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Editor's Blog and Industry Comments

High number of fatalities despite unchanged level of armed conflicts

11 August, 2014
At 33, conflicts in the world last year increased by one compared to 2012. This is reported by peace researchers at Uppsala University’s Conflict Data Program. The number has remained stable over the past decade. 2012 saw an increase in the number of battle-related deaths with the number of casualties in Syria completely overshadowing any other ongoing conflict. In 2012, two out of five people dying in battles, died in Syria.

The new dataset is described by peace researchers at Uppsala University’s Conflict Data Program (UCDP) in an article which will soon be published in the Journal of Peace Research. In 2013, there were 33 active conflicts in the world, causing at least 25 battle-related deaths. The number of active conflicts in the world has remained relatively stable over the past ten years, fluctuating between 31 and 37. Compared to the period right after the end of the Cold War, where more than 50 conflicts were active, armed conflicts have declined by almost 40 percent. Conflicts claiming more than 1000 lives, defined as wars, have declined by more than 50 percent, from 15 in the early 1990s to seven in 2013.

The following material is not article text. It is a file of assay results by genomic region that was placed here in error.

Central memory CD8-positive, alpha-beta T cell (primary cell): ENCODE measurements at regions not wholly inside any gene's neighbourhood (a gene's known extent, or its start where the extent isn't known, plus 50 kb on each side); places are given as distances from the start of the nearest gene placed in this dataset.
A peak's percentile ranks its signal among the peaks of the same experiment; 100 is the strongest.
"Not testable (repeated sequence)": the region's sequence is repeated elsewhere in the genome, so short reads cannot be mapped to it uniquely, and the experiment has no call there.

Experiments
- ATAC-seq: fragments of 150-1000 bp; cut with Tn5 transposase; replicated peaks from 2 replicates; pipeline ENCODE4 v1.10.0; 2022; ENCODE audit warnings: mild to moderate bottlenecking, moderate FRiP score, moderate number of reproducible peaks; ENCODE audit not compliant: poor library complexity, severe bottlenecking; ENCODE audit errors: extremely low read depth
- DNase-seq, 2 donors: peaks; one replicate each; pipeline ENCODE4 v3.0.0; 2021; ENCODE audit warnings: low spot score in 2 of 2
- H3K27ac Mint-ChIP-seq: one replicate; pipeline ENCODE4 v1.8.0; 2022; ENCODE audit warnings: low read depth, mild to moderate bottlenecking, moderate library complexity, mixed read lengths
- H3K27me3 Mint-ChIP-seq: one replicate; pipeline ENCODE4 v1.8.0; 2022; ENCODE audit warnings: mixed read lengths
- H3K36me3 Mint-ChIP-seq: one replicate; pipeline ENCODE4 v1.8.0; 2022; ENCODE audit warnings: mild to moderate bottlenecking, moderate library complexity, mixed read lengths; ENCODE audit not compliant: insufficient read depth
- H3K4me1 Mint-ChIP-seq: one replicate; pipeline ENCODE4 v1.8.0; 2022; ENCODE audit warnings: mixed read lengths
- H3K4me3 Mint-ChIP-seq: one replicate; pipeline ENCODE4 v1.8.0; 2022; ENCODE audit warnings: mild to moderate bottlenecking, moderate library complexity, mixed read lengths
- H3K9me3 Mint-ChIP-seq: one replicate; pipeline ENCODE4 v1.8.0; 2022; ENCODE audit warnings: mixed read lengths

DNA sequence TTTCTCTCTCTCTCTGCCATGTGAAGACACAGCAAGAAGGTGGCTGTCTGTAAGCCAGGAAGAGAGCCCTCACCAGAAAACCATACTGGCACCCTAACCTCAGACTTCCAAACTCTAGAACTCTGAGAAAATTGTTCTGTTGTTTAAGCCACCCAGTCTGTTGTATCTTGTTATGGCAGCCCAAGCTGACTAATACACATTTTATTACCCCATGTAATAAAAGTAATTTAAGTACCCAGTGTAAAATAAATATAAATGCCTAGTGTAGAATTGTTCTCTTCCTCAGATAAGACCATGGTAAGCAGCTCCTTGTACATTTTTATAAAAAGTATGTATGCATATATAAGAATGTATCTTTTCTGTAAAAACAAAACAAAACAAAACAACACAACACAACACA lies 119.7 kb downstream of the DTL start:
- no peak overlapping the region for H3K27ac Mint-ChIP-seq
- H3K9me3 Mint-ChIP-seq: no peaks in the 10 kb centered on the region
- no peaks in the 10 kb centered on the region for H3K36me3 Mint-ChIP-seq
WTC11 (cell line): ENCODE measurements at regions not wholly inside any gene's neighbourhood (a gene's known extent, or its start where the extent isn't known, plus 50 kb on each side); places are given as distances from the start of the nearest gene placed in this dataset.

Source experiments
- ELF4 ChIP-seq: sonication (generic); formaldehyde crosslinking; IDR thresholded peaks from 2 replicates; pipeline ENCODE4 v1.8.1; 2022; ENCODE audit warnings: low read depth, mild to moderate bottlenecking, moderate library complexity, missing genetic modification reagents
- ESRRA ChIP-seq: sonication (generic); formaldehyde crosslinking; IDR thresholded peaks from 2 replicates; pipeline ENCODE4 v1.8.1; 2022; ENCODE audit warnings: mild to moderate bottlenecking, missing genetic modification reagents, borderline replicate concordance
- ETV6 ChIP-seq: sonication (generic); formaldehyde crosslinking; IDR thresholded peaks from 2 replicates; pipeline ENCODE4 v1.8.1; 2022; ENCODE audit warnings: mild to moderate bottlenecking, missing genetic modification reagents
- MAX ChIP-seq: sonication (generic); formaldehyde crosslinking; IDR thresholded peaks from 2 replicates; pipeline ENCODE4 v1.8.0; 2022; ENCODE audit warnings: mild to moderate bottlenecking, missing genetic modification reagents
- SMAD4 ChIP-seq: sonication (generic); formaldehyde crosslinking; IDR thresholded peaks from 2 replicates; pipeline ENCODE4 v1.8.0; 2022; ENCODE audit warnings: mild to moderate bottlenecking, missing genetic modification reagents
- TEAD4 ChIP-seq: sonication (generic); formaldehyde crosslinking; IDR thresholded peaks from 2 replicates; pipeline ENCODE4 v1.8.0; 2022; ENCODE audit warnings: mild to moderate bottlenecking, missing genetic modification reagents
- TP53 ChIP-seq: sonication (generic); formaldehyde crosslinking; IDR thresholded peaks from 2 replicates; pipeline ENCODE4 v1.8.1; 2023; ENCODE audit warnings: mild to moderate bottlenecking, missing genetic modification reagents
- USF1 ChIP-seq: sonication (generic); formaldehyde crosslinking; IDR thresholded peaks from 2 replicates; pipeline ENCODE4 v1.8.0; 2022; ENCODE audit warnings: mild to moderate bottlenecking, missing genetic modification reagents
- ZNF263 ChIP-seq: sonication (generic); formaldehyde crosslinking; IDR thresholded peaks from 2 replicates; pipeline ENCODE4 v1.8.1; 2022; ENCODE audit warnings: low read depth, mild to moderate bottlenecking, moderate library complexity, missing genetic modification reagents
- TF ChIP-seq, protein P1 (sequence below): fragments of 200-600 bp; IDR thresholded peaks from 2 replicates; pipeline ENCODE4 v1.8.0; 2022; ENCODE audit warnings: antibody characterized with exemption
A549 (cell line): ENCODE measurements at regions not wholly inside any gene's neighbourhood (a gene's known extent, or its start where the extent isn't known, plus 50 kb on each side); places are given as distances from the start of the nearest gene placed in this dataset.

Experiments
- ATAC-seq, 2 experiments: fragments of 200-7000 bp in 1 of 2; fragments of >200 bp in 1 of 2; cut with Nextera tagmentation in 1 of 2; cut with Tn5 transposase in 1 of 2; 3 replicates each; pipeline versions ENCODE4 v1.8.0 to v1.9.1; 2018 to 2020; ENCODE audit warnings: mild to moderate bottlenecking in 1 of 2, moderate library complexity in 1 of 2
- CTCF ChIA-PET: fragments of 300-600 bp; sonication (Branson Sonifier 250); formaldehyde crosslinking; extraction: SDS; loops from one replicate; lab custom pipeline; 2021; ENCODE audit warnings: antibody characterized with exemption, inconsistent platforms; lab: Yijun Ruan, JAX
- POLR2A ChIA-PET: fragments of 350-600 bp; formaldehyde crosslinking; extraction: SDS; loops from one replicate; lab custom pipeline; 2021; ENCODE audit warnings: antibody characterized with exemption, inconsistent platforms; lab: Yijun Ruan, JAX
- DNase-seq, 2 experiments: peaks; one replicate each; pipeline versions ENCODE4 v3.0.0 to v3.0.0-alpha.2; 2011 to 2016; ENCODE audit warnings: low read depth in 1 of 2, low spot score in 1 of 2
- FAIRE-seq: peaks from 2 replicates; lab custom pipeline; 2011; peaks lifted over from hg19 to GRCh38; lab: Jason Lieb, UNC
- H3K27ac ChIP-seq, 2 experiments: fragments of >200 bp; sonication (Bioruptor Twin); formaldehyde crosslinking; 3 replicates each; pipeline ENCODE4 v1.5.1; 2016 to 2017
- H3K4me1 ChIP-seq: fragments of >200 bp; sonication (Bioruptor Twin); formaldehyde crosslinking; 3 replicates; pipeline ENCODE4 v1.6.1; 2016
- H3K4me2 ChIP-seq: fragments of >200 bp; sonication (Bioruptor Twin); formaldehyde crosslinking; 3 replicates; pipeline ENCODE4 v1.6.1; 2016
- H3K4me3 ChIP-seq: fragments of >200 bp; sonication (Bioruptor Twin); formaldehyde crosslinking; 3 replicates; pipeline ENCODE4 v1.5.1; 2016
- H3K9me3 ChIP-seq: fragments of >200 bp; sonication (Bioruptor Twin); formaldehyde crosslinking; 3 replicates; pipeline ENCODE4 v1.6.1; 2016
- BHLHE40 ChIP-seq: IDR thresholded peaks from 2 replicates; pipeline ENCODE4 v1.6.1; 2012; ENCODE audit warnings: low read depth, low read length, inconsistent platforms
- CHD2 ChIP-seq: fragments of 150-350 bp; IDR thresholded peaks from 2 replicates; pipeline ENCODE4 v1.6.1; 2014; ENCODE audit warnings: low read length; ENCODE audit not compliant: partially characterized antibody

The total number of people killed in armed conflicts varies dramatically from one year to the next, and is dominated by some very intense wars. Syria is an obvious example.


"It is mostly the war in Syria that drives the high number of deaths in 2012," says UCDP project leader Lotta Themnér. "Not since the end of the interstate war between Eritrea and Ethiopia in 1999-2001 have we seen a conflict this bloody."


From 2005 and onwards, there was a slow but steady increase in battle-deaths, and the worst conflicts are driving this trend. In 2012, the estimated 14,700 casualties in Syria accounted for 40% of the total number just short of 38,000. In 2013, the Uppsala Conflict Data Program has, for the very first time, refrained from publishing any numbers on the number of casualties, due to the shortage of reliable information.


A piece of optimistic news is that there were six peace agreements signed in 2013, which was two more than the previous year.


"The international community has not been able to reduce the prevalence of armed conflict further," says Peter Wallensteen, Program Director of UCDP. "This partly relates to the disagreements between the West and Russia on some key conflicts. However, the pattern also suggest that there is cooperation in some conflicts, contributing to peace agreements."


  • Professor Peter Wallensteen, Department of Peace and Conflict Research, Uppsala University


  • Research Professor Henrik Urdal, Editor of the Journal of Peace Research, Peace Research Institute Oslo (PRIO)


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